In the period 2021-22, Poland committed 5.6% of its screened bilateral allocable aid to gender equality and women’s empowerment, as either a principal or significant objective (up from 5.3% in 2019-20), compared with the 2021-22 DAC average of 43.3%. This is equal to USD 6.7 million of bilateral ODA in support of gender equality. Unpacking the gender equality data further:

  • The share of screened bilateral allocable aid committed to gender equality and women’s empowerment as a principal objective was 1.3% in 2021-22, compared with the DAC average of 3.9%.

  • Poland includes gender equality objectives in 1.7% of its ODA for humanitarian aid, below the 2021-22 DAC average of 17%.

  • Poland screens less than half of their bilateral allocable aid activities against the DAC gender equality policy marker (46.4% in 2021-22).

  • Poland committed USD 13.8 thousand of ODA to end violence against women and girls and USD 78 thousand to support women’s rights organisations and movements and government institutions in 2021-22.

Learn more about Gender Equality and the Empowerment of Women and Girls: DAC Guidance for Development Partners and the DAC Recommendation on Ending Sexual Exploitation in Development Co-operation.

In 2021-22, Poland committed 3.9% of its total bilateral allocable aid (USD 9.7 million) in support of the environment and the Rio Conventions (the DAC average was 35.1%), down from 8.9% in 2019-20. Unpacking the environmental data further:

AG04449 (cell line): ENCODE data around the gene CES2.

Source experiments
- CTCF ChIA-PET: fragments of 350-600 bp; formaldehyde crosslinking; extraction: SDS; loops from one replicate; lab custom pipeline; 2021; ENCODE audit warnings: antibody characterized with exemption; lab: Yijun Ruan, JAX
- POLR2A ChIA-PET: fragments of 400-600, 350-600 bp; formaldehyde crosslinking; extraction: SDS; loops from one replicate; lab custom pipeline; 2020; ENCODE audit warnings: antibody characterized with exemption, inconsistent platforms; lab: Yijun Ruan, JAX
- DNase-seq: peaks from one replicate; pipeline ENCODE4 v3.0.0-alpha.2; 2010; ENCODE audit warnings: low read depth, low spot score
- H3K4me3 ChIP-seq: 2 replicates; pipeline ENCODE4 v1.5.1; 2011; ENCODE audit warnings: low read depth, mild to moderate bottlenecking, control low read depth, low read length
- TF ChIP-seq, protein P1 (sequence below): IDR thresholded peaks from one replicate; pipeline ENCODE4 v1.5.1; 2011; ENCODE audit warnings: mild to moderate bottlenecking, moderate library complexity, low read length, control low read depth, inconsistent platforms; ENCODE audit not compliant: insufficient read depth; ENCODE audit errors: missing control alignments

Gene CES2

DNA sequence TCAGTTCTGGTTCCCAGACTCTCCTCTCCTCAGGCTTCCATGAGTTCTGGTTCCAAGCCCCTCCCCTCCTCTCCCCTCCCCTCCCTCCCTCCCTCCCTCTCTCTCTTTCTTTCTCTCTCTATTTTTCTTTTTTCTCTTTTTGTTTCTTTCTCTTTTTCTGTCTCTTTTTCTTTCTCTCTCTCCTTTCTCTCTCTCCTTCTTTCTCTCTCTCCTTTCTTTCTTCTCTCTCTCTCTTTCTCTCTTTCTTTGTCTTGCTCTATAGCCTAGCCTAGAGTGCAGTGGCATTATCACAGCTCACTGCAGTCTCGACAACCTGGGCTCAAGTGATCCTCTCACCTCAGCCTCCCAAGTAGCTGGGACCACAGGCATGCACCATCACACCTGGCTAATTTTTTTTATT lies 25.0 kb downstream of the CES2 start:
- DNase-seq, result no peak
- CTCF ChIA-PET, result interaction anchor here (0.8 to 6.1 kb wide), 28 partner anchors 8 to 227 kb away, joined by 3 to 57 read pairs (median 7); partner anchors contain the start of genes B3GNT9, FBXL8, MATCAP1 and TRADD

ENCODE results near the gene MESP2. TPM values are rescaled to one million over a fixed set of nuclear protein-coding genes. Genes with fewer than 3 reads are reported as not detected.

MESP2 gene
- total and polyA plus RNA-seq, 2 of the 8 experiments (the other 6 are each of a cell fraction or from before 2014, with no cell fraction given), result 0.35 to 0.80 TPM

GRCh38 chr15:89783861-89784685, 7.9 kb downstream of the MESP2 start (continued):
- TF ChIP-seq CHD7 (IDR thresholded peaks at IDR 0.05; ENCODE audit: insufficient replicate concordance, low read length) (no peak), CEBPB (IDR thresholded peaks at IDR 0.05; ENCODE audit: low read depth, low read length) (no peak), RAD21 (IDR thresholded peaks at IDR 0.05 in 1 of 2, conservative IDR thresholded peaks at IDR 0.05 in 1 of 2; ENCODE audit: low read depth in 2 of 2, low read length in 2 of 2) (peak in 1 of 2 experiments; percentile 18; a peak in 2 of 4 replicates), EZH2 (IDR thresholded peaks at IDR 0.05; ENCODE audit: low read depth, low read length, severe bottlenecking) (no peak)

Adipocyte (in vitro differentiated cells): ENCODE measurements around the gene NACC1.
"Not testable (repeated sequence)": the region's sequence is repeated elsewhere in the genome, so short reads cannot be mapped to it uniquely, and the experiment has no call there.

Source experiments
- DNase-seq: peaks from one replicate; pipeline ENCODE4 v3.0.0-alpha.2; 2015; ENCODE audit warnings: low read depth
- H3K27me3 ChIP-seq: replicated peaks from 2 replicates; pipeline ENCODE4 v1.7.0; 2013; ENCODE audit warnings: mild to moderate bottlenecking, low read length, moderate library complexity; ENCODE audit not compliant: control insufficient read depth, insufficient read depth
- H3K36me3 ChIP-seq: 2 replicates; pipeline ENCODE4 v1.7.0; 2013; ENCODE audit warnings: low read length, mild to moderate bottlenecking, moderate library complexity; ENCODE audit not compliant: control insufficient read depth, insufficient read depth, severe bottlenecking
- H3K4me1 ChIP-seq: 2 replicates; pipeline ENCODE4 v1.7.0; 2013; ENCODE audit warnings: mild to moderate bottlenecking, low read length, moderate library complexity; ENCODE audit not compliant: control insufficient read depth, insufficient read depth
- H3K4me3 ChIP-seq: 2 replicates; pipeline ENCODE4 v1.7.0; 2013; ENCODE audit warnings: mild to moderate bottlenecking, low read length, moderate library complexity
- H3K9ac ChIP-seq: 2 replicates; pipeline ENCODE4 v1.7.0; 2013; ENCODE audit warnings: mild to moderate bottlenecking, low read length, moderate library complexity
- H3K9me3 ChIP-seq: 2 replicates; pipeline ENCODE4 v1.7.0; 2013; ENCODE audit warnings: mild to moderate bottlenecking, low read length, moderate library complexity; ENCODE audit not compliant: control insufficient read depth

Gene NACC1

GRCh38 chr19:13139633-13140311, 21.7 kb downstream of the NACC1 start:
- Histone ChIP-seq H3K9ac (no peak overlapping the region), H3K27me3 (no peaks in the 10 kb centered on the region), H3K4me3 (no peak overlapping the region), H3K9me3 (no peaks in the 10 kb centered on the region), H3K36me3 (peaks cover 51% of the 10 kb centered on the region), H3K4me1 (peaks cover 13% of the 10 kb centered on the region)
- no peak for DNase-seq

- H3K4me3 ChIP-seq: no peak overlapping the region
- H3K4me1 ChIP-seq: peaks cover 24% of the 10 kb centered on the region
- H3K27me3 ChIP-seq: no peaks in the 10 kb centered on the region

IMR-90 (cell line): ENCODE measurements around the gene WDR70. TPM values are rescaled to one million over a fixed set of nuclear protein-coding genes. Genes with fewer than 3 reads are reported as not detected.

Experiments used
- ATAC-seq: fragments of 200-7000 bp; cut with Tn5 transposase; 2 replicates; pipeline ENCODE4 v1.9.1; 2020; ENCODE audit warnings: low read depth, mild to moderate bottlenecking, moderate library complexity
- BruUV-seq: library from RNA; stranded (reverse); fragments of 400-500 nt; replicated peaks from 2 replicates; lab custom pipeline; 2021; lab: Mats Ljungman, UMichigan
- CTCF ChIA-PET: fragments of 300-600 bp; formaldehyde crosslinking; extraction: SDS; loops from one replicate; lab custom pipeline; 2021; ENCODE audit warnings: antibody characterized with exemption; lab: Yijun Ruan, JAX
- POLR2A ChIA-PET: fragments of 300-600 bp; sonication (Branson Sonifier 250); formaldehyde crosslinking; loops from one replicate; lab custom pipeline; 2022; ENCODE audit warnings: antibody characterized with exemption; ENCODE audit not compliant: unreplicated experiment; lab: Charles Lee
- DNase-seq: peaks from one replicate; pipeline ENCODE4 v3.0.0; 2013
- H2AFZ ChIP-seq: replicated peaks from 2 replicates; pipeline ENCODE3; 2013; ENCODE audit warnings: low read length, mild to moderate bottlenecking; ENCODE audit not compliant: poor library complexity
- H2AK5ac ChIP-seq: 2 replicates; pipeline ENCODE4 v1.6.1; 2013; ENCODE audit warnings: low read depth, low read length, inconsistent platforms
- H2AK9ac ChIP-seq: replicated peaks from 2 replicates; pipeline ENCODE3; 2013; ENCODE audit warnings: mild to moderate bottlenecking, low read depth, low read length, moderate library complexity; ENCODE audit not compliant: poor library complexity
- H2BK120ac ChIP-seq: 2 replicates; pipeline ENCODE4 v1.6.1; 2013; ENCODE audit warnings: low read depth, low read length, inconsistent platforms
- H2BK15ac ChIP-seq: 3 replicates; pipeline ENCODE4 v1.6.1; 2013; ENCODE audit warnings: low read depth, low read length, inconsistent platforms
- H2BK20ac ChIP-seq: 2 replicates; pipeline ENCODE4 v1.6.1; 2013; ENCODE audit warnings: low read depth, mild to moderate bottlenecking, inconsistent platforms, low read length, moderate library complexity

• Three per cent of screened bilateral allocable aid focused on environmental issues as a principal objective, compared with the DAC average of 11%.

  • Three per cent of total bilateral allocable aid (USD 6.7 million) focused on climate change overall, down from 7% in 2019-20 (the DAC average was 30.5%). Poland had a greater focus on mitigation (0%) than on adaptation (0%) in 2021-22.

  • One per cent of screened bilateral allocable aid (USD 1 million) focused on biodiversity overall, down from 1.2% in 2019-20 (the DAC average was 7.2%).

Learn more about the DAC Declaration on Aligning Development Co-operation with the Goals of the Paris Agreement on Climate Change [DAC/CHAIR(2021)1/FINAL].

In 2022, Poland:

  • Sometimes seeks exemptions from local tax and customs duties for ODA-funded goods and services. Poland does not have a general policy in place, as reported on the OECD Digital Transparency Hub on the Tax Treatment of ODA.

  • Committed USD 36.6 million (10.8% of its bilateral allocable aid) to promote aid for trade and improve developing countries’ trade performance and integration into the world economy.